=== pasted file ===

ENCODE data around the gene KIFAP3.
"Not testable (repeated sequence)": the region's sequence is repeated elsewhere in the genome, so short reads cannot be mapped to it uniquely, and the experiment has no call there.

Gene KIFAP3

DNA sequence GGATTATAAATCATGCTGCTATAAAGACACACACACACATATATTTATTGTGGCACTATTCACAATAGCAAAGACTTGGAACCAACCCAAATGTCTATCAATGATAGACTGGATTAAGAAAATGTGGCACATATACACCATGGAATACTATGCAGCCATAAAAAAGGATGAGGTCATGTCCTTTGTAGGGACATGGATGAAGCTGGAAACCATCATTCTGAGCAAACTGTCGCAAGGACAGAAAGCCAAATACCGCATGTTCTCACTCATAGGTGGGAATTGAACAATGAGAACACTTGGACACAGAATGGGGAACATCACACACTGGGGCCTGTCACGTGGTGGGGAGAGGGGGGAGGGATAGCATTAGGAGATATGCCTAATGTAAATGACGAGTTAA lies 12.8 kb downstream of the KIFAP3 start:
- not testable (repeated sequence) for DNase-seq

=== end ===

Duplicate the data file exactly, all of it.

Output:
ENCODE data around the gene KIFAP3.
"Not testable (repeated sequence)": the region's sequence is repeated elsewhere in the genome, so short reads cannot be mapped to it uniquely, and the experiment has no call there.

Gene KIFAP3

DNA sequence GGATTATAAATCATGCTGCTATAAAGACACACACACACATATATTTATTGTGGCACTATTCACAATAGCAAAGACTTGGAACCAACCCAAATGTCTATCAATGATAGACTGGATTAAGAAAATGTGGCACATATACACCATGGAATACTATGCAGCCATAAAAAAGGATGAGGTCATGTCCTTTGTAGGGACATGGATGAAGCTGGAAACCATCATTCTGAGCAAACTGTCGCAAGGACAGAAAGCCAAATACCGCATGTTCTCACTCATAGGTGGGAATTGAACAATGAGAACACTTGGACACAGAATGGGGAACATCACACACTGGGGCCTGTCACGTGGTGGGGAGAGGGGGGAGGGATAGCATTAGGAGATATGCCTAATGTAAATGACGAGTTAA lies 12.8 kb downstream of the KIFAP3 start:
- not testable (repeated sequence) for DNase-seq